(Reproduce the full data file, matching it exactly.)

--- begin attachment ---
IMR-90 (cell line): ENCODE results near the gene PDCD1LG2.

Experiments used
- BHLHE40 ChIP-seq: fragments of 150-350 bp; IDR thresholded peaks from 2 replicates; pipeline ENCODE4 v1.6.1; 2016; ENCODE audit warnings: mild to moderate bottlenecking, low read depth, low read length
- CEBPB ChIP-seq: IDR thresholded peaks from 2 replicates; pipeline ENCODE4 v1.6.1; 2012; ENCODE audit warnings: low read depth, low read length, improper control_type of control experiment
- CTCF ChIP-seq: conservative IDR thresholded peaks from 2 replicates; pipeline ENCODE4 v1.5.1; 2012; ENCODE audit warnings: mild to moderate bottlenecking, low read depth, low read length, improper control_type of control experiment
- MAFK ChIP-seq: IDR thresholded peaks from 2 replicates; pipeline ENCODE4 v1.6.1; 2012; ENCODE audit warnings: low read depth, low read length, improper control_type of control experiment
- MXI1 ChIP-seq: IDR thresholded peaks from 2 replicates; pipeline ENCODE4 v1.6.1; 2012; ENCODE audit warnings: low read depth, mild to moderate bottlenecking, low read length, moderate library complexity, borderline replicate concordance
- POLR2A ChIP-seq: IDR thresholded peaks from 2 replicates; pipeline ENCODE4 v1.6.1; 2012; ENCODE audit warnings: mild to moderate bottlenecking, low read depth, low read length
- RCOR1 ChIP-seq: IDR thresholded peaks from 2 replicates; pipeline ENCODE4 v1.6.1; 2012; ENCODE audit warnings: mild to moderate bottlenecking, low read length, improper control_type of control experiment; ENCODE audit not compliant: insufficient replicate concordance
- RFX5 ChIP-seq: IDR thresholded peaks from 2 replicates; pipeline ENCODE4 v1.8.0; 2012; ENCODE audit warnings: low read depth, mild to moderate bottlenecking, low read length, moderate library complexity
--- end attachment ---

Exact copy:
IMR-90 (cell line): ENCODE results near the gene PDCD1LG2.

Experiments used
- BHLHE40 ChIP-seq: fragments of 150-350 bp; IDR thresholded peaks from 2 replicates; pipeline ENCODE4 v1.6.1; 2016; ENCODE audit warnings: mild to moderate bottlenecking, low read depth, low read length
- CEBPB ChIP-seq: IDR thresholded peaks from 2 replicates; pipeline ENCODE4 v1.6.1; 2012; ENCODE audit warnings: low read depth, low read length, improper control_type of control experiment
- CTCF ChIP-seq: conservative IDR thresholded peaks from 2 replicates; pipeline ENCODE4 v1.5.1; 2012; ENCODE audit warnings: mild to moderate bottlenecking, low read depth, low read length, improper control_type of control experiment
- MAFK ChIP-seq: IDR thresholded peaks from 2 replicates; pipeline ENCODE4 v1.6.1; 2012; ENCODE audit warnings: low read depth, low read length, improper control_type of control experiment
- MXI1 ChIP-seq: IDR thresholded peaks from 2 replicates; pipeline ENCODE4 v1.6.1; 2012; ENCODE audit warnings: low read depth, mild to moderate bottlenecking, low read length, moderate library complexity, borderline replicate concordance
- POLR2A ChIP-seq: IDR thresholded peaks from 2 replicates; pipeline ENCODE4 v1.6.1; 2012; ENCODE audit warnings: mild to moderate bottlenecking, low read depth, low read length
- RCOR1 ChIP-seq: IDR thresholded peaks from 2 replicates; pipeline ENCODE4 v1.6.1; 2012; ENCODE audit warnings: mild to moderate bottlenecking, low read length, improper control_type of control experiment; ENCODE audit not compliant: insufficient replicate concordance
- RFX5 ChIP-seq: IDR thresholded peaks from 2 replicates; pipeline ENCODE4 v1.8.0; 2012; ENCODE audit warnings: low read depth, mild to moderate bottlenecking, low read length, moderate library complexity